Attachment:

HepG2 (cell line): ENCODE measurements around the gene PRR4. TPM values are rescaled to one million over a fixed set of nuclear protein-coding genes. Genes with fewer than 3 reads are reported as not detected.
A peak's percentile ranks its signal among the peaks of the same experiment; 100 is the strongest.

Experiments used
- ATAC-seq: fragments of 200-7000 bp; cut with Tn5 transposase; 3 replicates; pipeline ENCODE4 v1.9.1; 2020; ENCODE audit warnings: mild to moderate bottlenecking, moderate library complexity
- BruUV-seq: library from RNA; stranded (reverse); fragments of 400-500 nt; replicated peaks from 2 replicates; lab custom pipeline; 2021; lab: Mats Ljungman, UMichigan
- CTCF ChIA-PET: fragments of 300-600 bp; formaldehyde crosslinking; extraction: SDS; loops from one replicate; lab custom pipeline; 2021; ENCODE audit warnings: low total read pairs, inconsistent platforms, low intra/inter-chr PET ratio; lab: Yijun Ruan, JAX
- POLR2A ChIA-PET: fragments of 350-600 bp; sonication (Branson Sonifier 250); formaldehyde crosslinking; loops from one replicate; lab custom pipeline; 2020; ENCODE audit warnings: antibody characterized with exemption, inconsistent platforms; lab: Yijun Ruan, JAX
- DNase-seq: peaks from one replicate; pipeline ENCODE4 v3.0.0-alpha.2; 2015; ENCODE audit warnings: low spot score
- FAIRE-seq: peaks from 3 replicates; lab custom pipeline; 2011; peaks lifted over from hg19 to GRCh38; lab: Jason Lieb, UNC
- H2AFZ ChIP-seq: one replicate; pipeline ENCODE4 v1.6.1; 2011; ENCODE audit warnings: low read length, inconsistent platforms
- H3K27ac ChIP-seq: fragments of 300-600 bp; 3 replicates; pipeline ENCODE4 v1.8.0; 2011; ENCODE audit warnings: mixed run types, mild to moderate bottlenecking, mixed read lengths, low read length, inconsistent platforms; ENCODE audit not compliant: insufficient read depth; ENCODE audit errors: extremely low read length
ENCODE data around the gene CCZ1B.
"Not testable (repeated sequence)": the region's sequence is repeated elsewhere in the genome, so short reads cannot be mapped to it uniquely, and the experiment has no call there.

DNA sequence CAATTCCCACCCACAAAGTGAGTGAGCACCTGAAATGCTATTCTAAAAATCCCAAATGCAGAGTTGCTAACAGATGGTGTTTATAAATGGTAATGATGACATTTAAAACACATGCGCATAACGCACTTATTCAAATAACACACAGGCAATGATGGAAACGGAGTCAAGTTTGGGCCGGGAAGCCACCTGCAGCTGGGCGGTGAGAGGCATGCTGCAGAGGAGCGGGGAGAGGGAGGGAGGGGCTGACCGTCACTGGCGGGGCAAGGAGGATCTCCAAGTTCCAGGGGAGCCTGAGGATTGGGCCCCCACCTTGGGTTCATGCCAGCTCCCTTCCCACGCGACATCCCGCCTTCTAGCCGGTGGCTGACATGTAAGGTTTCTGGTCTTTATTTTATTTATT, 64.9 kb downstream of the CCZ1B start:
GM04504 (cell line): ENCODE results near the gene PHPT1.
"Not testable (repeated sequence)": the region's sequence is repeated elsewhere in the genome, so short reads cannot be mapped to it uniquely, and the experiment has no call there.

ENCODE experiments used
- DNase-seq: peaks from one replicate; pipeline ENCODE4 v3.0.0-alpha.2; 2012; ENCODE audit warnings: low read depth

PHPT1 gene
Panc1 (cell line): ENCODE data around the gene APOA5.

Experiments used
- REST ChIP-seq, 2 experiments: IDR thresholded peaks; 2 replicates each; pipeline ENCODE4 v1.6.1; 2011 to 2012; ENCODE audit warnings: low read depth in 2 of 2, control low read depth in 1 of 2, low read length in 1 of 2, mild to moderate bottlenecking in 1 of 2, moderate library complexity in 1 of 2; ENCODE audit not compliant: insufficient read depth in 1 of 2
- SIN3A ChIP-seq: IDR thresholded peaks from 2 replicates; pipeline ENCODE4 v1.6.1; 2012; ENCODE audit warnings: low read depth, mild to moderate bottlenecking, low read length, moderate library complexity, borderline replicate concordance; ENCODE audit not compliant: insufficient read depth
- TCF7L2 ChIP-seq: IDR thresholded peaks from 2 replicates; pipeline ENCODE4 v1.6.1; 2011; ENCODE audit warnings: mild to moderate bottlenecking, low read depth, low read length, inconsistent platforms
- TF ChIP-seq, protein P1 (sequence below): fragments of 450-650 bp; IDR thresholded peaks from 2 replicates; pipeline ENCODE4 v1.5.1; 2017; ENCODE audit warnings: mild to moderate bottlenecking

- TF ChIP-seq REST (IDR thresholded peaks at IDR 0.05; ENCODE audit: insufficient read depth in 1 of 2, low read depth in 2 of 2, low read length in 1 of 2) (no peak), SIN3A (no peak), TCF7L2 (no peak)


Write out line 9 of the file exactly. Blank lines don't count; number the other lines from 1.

- FAIRE-seq: peaks from 3 replicates; lab custom pipeline; 2011; peaks lifted over from hg19 to GRCh38; lab: Jason Lieb, UNC